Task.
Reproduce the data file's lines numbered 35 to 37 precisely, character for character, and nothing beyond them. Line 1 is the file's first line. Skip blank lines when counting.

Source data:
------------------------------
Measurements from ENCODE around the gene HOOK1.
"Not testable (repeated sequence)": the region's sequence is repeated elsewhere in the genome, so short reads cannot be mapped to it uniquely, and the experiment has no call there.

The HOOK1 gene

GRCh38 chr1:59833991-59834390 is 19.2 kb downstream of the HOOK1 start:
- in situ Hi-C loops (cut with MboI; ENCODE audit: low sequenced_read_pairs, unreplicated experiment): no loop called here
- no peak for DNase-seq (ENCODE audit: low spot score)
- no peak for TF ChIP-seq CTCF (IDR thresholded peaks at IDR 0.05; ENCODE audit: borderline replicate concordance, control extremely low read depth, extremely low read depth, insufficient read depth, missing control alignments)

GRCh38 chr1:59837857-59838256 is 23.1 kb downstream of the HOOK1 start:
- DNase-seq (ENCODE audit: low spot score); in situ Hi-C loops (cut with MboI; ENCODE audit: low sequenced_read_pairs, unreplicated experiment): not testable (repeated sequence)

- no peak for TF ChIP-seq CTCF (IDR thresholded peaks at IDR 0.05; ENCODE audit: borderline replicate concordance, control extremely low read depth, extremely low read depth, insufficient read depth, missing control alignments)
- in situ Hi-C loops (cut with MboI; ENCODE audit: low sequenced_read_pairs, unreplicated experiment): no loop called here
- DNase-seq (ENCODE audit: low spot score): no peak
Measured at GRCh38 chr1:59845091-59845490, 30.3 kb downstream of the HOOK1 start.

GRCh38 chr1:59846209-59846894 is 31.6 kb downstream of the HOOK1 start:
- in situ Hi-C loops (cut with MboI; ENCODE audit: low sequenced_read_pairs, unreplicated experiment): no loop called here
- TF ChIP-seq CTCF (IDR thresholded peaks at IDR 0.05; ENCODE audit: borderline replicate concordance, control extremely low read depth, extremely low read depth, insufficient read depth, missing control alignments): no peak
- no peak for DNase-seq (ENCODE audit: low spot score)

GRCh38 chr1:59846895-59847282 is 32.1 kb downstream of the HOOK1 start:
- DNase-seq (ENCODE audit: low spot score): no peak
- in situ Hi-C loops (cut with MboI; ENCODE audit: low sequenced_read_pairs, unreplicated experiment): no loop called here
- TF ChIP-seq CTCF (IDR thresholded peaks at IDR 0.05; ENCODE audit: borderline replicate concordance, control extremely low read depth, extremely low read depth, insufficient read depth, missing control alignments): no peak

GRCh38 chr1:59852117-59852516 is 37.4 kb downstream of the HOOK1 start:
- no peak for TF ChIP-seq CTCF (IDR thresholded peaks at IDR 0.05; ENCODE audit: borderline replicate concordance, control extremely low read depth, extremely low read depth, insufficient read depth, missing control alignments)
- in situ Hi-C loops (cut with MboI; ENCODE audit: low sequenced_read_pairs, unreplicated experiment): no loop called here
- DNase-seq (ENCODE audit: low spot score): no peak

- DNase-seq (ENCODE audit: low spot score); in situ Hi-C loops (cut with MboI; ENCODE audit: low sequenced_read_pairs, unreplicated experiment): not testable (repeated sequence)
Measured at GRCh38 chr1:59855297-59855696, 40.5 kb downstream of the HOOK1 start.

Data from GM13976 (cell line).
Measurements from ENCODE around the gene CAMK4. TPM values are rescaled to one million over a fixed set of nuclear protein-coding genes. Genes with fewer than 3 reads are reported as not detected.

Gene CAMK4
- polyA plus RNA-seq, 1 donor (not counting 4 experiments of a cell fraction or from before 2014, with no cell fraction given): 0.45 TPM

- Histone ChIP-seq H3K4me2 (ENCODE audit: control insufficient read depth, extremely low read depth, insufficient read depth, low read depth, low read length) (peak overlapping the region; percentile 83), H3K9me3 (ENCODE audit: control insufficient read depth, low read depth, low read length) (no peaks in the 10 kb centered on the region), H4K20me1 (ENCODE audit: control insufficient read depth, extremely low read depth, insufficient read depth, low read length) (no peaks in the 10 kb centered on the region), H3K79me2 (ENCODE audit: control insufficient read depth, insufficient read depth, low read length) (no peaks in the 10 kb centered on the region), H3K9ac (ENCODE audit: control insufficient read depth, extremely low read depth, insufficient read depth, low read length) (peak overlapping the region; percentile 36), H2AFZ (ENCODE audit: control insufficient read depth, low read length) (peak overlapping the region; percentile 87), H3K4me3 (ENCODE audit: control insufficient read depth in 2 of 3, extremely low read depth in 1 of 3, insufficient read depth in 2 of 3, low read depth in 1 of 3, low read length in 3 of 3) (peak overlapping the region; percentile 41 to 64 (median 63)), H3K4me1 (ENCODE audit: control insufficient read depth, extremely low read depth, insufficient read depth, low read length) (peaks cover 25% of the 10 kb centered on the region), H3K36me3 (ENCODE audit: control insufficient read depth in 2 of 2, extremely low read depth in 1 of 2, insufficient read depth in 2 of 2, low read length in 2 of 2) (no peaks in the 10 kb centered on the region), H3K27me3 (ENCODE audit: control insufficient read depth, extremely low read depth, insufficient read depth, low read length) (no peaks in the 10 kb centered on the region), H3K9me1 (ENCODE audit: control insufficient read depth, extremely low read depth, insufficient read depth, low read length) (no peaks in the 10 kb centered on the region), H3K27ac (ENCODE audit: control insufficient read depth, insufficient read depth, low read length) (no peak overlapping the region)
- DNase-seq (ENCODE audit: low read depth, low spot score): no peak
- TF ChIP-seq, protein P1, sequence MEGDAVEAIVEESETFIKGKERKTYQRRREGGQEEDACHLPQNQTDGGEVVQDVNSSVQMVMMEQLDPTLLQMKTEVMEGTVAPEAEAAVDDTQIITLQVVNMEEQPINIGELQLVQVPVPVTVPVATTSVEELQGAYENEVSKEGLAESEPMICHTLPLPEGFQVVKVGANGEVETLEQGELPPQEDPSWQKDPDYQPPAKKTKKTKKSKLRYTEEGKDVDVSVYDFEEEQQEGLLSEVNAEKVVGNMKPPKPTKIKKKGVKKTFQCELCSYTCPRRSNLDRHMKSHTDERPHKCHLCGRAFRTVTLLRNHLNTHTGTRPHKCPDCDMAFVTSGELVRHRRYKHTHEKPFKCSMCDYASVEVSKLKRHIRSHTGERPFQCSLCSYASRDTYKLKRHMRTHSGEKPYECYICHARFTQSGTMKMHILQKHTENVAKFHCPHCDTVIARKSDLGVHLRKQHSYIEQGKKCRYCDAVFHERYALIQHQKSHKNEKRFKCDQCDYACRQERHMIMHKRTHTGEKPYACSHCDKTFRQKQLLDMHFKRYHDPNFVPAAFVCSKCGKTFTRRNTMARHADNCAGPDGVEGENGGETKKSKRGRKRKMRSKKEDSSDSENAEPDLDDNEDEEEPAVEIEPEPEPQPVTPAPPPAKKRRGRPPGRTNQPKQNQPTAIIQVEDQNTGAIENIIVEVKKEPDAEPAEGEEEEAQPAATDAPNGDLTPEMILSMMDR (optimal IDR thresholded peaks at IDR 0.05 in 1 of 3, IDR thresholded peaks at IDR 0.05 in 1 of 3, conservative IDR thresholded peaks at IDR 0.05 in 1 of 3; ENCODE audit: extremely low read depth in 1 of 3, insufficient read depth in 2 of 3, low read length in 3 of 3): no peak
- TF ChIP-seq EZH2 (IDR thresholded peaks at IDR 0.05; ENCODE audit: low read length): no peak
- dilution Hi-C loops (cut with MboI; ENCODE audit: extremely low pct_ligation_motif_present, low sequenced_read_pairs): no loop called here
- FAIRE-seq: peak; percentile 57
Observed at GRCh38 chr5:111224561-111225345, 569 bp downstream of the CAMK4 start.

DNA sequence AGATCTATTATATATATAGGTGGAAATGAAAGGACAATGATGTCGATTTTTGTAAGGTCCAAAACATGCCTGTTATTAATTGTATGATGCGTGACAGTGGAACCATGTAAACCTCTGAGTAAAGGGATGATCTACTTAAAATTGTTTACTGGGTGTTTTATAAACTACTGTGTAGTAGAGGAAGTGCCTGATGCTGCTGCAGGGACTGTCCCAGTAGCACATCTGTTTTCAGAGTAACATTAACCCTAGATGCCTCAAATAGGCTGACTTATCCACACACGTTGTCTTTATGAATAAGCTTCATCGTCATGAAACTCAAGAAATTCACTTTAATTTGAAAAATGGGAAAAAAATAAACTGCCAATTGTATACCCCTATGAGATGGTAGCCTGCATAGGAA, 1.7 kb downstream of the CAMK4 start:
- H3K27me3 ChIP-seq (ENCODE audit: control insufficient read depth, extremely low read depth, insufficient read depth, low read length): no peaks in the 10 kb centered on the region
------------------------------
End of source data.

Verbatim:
- TF ChIP-seq EZH2 (IDR thresholded peaks at IDR 0.05; ENCODE audit: low read length): no peak
- dilution Hi-C loops (cut with MboI; ENCODE audit: extremely low pct_ligation_motif_present, low sequenced_read_pairs): no loop called here
- FAIRE-seq: peak; percentile 57